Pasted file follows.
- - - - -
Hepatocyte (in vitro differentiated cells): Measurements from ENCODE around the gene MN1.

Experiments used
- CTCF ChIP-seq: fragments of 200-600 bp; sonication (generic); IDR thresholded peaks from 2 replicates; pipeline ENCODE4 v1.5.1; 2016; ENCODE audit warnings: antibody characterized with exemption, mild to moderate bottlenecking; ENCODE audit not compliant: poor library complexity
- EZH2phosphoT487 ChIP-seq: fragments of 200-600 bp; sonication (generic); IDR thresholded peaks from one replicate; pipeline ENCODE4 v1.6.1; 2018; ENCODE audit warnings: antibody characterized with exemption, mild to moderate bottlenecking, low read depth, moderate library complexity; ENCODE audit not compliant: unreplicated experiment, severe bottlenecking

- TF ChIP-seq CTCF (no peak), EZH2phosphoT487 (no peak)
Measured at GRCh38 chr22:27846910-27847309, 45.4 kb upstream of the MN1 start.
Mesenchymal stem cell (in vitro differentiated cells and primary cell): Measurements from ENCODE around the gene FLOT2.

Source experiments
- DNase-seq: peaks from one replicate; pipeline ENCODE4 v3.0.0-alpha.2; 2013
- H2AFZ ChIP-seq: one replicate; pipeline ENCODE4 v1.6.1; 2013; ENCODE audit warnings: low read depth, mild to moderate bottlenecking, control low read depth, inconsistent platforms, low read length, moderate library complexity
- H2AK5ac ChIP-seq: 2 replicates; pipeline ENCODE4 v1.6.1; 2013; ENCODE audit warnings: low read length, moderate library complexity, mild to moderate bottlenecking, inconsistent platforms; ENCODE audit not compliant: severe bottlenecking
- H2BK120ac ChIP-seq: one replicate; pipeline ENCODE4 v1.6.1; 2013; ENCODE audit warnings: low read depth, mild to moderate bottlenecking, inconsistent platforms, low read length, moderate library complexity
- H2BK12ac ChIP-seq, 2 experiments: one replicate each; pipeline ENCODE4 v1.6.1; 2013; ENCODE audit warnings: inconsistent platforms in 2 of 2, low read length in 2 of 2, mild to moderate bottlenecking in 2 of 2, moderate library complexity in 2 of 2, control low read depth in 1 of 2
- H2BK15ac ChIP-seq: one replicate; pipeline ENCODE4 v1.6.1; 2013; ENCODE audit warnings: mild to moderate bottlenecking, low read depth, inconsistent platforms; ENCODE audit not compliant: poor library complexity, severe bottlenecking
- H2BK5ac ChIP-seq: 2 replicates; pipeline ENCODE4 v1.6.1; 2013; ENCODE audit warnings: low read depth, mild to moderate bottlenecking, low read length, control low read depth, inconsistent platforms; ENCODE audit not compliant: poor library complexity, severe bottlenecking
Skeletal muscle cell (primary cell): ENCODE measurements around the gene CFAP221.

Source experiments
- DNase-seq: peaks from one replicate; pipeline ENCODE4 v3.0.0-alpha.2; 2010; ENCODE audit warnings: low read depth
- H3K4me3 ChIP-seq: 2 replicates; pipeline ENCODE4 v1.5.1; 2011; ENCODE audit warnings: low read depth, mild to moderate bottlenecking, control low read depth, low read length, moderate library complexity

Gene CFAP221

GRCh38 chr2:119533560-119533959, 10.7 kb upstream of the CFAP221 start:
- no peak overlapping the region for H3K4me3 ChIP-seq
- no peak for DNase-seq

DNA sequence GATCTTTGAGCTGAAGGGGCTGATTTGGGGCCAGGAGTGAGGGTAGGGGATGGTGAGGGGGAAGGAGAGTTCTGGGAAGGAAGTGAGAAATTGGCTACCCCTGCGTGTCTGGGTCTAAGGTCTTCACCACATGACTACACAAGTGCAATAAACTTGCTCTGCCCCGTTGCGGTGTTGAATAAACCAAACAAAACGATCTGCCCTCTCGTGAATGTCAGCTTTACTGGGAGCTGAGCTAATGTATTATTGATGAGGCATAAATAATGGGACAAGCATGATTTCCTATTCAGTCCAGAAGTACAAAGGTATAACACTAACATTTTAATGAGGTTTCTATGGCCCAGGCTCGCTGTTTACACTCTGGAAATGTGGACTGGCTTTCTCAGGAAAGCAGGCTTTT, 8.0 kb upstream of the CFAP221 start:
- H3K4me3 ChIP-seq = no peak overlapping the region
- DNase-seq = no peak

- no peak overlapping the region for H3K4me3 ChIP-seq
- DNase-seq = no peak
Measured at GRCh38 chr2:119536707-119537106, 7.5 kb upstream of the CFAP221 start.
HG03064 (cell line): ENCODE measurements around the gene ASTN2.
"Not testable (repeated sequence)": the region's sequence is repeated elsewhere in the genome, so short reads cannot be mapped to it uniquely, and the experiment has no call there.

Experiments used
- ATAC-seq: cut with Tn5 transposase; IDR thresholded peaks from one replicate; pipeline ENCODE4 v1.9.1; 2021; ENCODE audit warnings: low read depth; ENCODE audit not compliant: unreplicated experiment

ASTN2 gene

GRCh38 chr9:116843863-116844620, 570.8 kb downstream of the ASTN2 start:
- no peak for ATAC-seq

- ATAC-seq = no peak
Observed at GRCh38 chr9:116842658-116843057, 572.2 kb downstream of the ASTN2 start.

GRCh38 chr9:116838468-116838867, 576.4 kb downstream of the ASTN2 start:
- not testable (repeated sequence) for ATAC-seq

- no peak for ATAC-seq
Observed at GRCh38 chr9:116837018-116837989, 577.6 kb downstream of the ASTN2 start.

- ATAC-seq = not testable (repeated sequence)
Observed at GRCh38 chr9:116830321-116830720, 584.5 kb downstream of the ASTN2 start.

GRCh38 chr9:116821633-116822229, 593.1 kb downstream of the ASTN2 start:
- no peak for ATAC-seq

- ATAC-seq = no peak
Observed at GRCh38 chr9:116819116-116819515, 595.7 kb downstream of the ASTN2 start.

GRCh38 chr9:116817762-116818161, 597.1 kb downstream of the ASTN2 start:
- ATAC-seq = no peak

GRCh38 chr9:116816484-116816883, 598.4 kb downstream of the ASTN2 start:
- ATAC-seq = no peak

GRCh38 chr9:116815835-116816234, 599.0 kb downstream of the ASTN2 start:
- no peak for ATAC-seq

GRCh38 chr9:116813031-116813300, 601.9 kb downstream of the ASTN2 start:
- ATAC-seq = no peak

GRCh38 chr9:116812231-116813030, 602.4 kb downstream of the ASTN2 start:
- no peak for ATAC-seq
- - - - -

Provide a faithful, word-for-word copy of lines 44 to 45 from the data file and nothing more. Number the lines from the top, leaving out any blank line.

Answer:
Observed at GRCh38 chr9:116830321-116830720, 584.5 kb downstream of the ASTN2 start.

GRCh38 chr9:116821633-116822229, 593.1 kb downstream of the ASTN2 start: